About at-home pregnancy tests
Dr. Diaz recommends waiting a minimum of 10 days after ovulation, or 28 days from the start of your last period, before taking a pregnancy test. It’s worth noting that the earlier you take a pregnancy test, the more likely you are to get a false negative, Dr. Alagia adds, as hormone levels haven’t gotten high enough to be detectable.
Always read the instruction insert that comes with the pregnancy tests you’ve purchased. With a line test, there will be a test line and a control line. The control line shows up to confirm the test is working. The test line only shows up when hCG is detected. Sometimes, these two lines are shown as two parallel lines. Other times, they may be two crossed lines.
And remember: Home pregnancy tests are qualitative. That means if the test line comes up at all — even if it’s relatively faint — you are currently pregnant. (False positives can happen, but they’re not common. Also, see the question about a positive result followed by a negative result below.)
Digital tests are somewhat easier to read in the sense that they’ll display the words “Pregnant” or “Not pregnant,” making interpretation simple.
Repeat the test in two or three days to confirm. “If you document two positive home pregnancy tests, visit your healthcare professional to verify the result with a quantitative hCG blood level test,” Dr. Diaz recommends.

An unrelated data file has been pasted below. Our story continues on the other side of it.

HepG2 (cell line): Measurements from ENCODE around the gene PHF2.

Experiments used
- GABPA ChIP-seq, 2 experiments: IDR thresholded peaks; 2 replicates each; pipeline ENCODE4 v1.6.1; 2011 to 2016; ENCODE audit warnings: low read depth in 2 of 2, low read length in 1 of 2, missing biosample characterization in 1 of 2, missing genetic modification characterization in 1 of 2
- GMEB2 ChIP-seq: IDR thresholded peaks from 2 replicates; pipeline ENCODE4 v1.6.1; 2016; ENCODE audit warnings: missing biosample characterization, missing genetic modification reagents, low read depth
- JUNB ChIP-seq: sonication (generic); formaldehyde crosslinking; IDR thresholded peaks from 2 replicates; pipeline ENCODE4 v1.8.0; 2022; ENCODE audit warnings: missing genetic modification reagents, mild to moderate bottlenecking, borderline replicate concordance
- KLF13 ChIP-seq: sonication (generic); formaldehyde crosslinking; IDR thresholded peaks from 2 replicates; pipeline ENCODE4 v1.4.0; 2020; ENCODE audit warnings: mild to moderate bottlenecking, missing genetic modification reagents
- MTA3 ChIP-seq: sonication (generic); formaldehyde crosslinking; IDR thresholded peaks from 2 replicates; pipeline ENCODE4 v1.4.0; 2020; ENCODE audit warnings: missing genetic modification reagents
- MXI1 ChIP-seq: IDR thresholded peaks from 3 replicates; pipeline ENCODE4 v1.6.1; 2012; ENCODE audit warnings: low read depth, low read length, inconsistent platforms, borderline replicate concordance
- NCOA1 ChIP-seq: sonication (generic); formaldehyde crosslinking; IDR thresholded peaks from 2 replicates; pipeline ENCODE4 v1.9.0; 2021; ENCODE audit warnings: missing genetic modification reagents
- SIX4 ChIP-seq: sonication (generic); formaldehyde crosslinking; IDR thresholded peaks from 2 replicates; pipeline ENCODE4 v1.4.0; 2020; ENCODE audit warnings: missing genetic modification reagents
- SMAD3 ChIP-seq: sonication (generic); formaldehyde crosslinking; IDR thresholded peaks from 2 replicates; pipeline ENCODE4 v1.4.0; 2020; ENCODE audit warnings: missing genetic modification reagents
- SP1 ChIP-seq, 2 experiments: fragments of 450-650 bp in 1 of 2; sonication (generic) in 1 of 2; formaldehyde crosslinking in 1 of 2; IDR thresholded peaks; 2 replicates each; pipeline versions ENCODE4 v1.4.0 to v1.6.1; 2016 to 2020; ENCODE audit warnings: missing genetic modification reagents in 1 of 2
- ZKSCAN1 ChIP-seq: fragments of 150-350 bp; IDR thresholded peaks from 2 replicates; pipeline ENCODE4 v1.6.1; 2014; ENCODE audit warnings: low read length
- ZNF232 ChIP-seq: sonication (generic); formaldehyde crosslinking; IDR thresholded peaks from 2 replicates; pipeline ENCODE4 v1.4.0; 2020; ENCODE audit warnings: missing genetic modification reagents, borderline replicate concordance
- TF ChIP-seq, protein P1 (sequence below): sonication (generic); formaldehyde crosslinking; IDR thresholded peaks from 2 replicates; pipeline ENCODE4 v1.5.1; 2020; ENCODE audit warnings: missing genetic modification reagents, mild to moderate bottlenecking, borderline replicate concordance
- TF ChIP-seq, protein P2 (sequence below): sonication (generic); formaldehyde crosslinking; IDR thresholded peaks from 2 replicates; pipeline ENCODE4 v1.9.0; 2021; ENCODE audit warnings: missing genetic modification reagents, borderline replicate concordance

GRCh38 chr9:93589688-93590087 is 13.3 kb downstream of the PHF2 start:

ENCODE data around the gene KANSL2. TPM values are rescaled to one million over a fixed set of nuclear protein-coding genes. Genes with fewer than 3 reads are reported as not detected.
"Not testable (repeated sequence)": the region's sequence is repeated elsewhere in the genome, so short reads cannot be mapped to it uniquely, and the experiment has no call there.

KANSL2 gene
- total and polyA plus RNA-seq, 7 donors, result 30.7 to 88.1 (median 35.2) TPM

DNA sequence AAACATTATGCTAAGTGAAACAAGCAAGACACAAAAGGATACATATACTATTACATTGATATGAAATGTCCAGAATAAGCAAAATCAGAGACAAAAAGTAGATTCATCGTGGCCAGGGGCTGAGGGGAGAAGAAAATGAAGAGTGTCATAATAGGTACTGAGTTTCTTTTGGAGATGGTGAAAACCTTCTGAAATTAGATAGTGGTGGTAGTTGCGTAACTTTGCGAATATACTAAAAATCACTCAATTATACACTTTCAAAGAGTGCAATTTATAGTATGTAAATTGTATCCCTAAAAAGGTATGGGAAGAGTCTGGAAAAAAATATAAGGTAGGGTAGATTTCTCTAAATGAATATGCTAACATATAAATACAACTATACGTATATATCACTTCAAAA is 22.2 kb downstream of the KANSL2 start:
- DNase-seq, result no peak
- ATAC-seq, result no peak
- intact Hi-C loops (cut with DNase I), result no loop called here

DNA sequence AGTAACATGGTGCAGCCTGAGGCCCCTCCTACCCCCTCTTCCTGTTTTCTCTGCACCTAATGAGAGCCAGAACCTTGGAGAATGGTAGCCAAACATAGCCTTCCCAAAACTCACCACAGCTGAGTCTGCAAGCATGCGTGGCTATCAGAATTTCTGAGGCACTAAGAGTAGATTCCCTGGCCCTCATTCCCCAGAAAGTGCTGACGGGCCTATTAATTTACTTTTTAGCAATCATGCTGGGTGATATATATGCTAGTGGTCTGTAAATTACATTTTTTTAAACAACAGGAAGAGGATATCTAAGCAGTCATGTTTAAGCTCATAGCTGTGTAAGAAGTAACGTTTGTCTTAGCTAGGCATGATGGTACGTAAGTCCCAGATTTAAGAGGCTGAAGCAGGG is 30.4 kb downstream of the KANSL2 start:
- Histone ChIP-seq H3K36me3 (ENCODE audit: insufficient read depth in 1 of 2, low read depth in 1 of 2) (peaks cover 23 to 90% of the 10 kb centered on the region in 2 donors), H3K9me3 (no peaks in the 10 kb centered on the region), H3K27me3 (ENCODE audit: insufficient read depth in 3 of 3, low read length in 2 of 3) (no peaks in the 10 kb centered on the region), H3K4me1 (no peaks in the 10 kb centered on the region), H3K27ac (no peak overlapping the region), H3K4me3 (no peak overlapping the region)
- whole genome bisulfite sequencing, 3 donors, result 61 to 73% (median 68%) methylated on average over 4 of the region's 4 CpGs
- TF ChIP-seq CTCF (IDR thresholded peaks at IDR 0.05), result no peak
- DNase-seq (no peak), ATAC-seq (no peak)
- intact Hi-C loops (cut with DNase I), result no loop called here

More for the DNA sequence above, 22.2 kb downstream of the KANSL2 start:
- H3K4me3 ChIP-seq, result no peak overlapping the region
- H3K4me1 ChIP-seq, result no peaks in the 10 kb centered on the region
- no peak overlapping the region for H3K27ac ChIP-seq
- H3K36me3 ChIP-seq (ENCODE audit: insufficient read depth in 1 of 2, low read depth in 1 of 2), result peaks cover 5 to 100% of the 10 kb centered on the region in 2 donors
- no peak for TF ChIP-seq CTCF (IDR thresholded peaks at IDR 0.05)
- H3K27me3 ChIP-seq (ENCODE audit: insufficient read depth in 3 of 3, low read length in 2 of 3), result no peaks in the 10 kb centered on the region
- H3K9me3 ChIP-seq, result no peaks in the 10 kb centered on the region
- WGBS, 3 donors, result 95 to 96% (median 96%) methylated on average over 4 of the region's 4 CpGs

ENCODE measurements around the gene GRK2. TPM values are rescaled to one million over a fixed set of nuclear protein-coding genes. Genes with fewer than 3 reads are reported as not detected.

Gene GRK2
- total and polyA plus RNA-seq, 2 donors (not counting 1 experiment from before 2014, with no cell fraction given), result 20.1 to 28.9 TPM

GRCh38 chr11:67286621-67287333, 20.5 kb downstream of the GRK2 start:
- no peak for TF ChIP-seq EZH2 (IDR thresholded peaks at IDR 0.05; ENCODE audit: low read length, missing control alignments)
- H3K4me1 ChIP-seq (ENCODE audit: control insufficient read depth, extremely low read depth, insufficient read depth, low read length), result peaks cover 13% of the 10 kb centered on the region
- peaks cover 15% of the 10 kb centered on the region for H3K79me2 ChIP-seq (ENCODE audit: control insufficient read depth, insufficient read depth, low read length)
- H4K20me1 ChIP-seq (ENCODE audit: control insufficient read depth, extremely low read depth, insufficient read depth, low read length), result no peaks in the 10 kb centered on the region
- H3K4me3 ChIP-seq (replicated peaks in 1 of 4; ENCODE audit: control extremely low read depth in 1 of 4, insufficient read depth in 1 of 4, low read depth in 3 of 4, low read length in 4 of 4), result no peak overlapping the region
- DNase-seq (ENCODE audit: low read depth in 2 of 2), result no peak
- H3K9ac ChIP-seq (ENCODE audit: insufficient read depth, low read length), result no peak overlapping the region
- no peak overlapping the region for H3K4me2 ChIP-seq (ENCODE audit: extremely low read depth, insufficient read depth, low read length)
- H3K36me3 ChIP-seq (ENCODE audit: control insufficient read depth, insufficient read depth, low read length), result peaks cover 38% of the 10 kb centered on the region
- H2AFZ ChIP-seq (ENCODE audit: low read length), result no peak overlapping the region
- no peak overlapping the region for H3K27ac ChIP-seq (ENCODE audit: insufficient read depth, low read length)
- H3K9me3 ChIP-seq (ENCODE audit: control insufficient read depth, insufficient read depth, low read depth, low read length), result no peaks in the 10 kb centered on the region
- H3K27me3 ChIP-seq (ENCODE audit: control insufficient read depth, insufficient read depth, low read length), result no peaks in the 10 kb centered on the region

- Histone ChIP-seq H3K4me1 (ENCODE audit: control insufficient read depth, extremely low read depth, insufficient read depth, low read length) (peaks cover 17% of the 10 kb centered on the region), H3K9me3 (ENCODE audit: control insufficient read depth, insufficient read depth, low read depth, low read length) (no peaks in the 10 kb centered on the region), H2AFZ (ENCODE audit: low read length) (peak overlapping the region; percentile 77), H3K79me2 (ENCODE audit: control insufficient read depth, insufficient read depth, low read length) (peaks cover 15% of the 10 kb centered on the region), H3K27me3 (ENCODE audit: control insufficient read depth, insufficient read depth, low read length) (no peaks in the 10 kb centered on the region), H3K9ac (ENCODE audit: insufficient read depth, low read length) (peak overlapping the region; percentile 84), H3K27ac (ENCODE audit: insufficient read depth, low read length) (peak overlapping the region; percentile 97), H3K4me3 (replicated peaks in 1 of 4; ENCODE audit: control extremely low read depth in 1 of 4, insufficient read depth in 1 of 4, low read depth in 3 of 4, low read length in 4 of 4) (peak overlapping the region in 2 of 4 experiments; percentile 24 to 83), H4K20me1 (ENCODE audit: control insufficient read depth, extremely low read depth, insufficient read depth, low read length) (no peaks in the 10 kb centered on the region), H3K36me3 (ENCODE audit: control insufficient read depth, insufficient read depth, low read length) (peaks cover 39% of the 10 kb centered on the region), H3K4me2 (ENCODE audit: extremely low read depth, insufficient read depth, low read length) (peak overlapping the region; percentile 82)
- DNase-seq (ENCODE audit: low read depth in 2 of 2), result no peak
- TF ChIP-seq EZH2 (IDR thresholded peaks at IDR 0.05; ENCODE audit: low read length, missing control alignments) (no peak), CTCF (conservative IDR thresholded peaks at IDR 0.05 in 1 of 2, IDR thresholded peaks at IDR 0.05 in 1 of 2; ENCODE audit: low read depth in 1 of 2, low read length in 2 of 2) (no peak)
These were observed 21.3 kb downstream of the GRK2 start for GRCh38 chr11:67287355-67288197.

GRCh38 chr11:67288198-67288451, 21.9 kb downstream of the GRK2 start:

If you tested early, you may want to repeat the test after your missed period. “False negatives are more common than false positives, so if you think you are pregnant and have a negative result, wait a few days and test again,” Dr. Alagia says.
“As many as 50 percent of positive early home pregnancy tests revert to negative when repeated a few days later,” Dr. Diaz says. This is known as a chemical pregnancy. Chemical pregnancies aren’t unusual, and while they can be extremely upsetting, they’re very common. They also don’t mean a person can’t eventually have a healthy pregnancy, according to Dr. Diaz.
If you get a positive result with a test that has a sensitivity of 25mIU/ml or higher, Dr. Diaz says, there’s a better chance the pregnancy will continue.
I saw someone else’s pregnancy test result online, and it looks darker than mine/different from mine. Should I be worried?
When you first get a positive pregnancy test, it can be tempting to compare your results to others’. This is a big no-no, according to Dr. Diaz. “Each pregnancy is different, and comparing pregnancy test results with other people may lead to confusion and unnecessarily stressful situations.” If you’re concerned about your pregnancy test results, check in with your healthcare provider ASAP.
The good news when buying pregnancy tests is that they’re mostly comparable to each other. “Most of the variation is related to packaging, ease of use, and ease of displaying results, rather than accuracy, although some tests advertise higher sensitivity, which may make it more likely to detect earlier pregnancies,” Dr. Alagia explains.
It’s also important to choose a test that you can afford, and that has clear instructions you can easily follow, Dr. Alagia says. For some, digital tests may be easier to use and interpret, while others find line tests simpler to use. When it comes to line tests, there are two main types: Those with pink dye and those with blue dye. Anecdotally, some say pink dye tests are easier to interpret, but this is largely down to personal preference.
Another key tip is to make sure your test is not beyond the expiration date, Dr. Alagia says, as expired tests may not work as intended.
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